Week 9: Cell Cycle and Mitosis & DNA Replication I
Week 9: Cell Cycle and Mitosis & DNA Replication I Bio 107
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This 5 page Class Notes was uploaded by Rachel Johnson on Sunday October 25, 2015. The Class Notes belongs to Bio 107 at Washington State University taught by William Davis in Summer 2015. Since its upload, it has received 20 views. For similar materials see Biology in Biology at Washington State University.
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Date Created: 10/25/15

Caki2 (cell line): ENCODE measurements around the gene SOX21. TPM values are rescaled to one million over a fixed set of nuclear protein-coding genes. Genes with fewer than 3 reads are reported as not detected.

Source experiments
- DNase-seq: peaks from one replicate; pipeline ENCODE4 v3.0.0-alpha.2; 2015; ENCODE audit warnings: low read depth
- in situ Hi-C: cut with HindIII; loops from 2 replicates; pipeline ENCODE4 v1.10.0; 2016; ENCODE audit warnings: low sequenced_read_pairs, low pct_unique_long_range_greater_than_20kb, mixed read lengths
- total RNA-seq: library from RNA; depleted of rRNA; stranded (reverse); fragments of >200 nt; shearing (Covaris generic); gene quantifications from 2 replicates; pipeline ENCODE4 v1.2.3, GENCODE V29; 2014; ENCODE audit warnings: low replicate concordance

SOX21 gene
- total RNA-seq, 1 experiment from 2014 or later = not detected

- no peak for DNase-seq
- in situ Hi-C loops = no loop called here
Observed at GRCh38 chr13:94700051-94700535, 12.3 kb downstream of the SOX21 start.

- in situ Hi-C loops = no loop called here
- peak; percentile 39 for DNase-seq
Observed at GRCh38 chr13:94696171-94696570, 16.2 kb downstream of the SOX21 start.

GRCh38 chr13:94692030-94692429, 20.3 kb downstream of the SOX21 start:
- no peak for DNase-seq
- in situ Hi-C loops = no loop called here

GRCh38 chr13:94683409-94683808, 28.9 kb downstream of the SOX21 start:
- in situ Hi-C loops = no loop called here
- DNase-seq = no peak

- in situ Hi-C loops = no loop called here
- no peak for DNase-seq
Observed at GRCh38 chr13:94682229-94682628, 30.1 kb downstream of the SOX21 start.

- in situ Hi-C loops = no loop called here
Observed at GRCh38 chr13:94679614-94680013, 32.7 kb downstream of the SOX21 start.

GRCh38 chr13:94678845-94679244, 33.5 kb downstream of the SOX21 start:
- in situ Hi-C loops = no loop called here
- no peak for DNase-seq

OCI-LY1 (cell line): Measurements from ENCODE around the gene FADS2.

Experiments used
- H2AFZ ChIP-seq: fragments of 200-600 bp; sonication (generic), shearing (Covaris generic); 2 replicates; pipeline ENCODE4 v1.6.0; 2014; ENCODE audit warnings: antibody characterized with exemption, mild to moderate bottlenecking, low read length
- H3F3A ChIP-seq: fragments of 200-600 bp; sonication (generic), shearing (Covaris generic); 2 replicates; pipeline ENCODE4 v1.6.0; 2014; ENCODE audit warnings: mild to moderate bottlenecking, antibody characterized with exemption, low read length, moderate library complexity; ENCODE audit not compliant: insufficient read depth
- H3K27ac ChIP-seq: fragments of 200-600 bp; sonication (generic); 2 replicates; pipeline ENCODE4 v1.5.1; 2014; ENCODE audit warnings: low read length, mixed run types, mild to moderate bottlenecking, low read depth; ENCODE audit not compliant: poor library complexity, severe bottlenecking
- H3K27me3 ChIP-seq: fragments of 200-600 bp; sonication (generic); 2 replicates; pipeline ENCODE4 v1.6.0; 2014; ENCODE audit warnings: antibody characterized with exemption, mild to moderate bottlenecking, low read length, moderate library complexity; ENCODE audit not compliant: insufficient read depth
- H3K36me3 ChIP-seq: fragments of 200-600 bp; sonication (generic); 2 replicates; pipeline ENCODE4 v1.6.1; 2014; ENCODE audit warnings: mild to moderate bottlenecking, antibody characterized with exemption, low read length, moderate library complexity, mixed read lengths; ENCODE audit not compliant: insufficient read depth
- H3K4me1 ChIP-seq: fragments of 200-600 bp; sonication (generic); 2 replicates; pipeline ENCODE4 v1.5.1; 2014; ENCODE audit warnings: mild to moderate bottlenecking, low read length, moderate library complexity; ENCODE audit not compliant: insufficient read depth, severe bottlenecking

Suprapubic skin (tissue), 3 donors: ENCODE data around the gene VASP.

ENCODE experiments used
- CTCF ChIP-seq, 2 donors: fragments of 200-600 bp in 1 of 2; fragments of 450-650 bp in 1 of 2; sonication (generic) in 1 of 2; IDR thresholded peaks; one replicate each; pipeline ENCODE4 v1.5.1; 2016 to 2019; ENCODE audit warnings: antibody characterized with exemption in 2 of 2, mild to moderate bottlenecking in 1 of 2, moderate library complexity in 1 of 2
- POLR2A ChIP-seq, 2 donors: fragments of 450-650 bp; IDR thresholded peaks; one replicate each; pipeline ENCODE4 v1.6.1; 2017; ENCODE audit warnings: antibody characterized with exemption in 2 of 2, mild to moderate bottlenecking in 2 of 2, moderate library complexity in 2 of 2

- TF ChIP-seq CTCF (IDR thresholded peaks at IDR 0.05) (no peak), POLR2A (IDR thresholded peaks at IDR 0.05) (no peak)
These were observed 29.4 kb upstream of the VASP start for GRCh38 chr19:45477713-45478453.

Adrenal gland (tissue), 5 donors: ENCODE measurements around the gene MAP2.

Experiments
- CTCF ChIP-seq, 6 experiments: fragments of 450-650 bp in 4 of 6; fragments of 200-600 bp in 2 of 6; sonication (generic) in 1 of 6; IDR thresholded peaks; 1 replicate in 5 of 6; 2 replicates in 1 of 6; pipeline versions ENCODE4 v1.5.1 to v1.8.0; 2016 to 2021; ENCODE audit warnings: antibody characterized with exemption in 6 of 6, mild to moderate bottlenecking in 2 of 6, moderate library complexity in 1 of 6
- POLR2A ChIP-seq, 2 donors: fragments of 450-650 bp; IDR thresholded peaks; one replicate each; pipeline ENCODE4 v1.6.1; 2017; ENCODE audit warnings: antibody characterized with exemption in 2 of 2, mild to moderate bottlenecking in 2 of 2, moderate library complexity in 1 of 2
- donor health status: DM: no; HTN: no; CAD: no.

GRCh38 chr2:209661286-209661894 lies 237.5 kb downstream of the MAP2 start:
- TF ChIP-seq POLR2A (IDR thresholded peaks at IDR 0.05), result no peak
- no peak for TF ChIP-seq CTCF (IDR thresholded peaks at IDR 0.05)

Cell Cycle and Mitosis II Checkpoints 339 G1 cell size nutrients growth factors and DNA damage 339 G2 cell size and DNA replication 0 v M chromosome attachment to spindle Cyclin Proteins 0 v Control checkpoint progression A cyclin for each checkpoint only looking at cyclin B which controls the G2 checkpoint 0 v Levels change during the cycle Increase from cyclin gene expression and decrease from ubiquitin dependent proteolysis 0 v Function in conjunction with cyclin dependent kinase Cdk Cdk levels don t change Cell Cycle and Mitosis III M Phase Overview 0 09 O 0 Sister chromatids have already been synthesized but must be separated Cell cleavage must occur Late G2 Early M Phase 0 09 Interphase G2 Chromosomes are duplicated but uncondensed Prophase DNA condenses Sister chromatids are together Early mitotic spindle forms Nucleus is still intact Prometaphase DNA condenses Nuclear envelope begins deteriorating Poles form Metaphase Chromatids align at the metaphase plate Spindle attaches to each of the chromatids kinetochores Anaphase Chromatids are pulled apart Telophase Chromosomes move into each half Cleavage furrow forms Cytokinesis Cell pinches into two Metaphase Anaphase Transition 0 v Cell needs to be sure all kinetochores are attached to microtubules DNA Replication I DNA Replication 0 v Bacteria don t go through the same cycle with checkpoints as eukaryotes Binary fission replication by division Daughter cells are two nearly identical bacteria cells 339 The process is similar to transcription 339 DNA replication bacteria need to make an exact copy of their chromosomes before dividing Starts with a double stranded circle and ends with two double stranded circles Semiconservative Replication 0 v Each daughter cell contains one strand from the parent cell and one newly synthesized strand 339 Parent strands are pulled apart and each strand is copied Initiation 0 v Occurs at the origin of replication Short DNA sequences recognized by proteins 339 DNA strands separate at origin Results in a replication bubble Produces two replication forks that move independently but at the same time 339 Proteins needed Helicase unzips the DNA Single strand binding protein keeps strands separated and prevents the cell from thinking the DNA is damaged Topoisomerase relieves tension ahead of fork to prevent the DNA from uncontrolled breaking by breaking untwisting and reattaching the DNA strand Primase synthesizes a small piece of RNA that attaches to the 3 end and is used to start DNA synthesis Temporary structure it s removed later on in the process
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